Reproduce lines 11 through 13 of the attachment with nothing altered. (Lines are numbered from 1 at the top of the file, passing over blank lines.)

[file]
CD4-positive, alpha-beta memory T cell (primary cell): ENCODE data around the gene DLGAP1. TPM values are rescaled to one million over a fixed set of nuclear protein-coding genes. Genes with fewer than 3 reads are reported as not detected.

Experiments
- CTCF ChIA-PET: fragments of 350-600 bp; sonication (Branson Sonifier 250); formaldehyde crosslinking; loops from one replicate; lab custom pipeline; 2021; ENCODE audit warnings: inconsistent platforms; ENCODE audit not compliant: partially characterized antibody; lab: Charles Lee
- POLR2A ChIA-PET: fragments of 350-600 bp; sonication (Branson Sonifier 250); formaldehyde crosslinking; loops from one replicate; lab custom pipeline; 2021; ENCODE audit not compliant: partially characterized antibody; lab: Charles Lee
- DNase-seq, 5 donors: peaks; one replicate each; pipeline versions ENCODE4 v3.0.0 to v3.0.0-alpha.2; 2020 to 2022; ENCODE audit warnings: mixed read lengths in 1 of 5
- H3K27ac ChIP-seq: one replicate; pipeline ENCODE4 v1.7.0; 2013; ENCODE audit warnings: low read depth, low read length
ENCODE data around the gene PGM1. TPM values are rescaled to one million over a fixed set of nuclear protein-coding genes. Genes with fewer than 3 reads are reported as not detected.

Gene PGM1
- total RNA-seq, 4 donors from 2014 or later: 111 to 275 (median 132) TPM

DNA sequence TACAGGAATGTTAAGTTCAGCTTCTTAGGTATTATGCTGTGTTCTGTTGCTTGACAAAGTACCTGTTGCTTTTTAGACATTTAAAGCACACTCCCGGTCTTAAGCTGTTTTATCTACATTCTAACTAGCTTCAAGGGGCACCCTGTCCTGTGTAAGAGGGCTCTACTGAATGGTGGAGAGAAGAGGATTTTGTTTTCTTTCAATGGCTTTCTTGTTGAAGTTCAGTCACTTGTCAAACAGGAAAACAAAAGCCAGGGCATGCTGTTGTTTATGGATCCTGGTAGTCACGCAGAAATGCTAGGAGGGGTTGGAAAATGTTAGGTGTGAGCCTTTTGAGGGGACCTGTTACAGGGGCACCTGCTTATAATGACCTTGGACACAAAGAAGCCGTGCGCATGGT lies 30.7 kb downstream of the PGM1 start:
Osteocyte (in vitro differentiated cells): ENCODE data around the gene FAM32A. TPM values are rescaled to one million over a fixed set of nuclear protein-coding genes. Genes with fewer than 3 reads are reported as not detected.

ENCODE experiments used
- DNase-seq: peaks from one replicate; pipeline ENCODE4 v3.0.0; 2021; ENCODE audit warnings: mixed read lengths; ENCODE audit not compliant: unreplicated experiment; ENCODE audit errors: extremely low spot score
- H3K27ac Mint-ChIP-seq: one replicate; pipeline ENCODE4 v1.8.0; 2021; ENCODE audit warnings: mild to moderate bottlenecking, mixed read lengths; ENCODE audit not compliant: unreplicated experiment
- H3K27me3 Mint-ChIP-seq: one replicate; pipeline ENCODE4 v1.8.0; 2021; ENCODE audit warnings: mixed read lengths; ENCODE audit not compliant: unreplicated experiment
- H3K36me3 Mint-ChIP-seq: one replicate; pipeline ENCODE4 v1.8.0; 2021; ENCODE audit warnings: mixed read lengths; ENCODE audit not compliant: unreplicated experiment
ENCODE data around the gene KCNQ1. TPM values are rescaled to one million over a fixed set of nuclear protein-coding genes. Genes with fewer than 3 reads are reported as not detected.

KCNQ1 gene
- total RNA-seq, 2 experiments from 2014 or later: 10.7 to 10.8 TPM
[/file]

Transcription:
Osteocyte (in vitro differentiated cells): ENCODE data around the gene FAM32A. TPM values are rescaled to one million over a fixed set of nuclear protein-coding genes. Genes with fewer than 3 reads are reported as not detected.

ENCODE experiments used
- DNase-seq: peaks from one replicate; pipeline ENCODE4 v3.0.0; 2021; ENCODE audit warnings: mixed read lengths; ENCODE audit not compliant: unreplicated experiment; ENCODE audit errors: extremely low spot score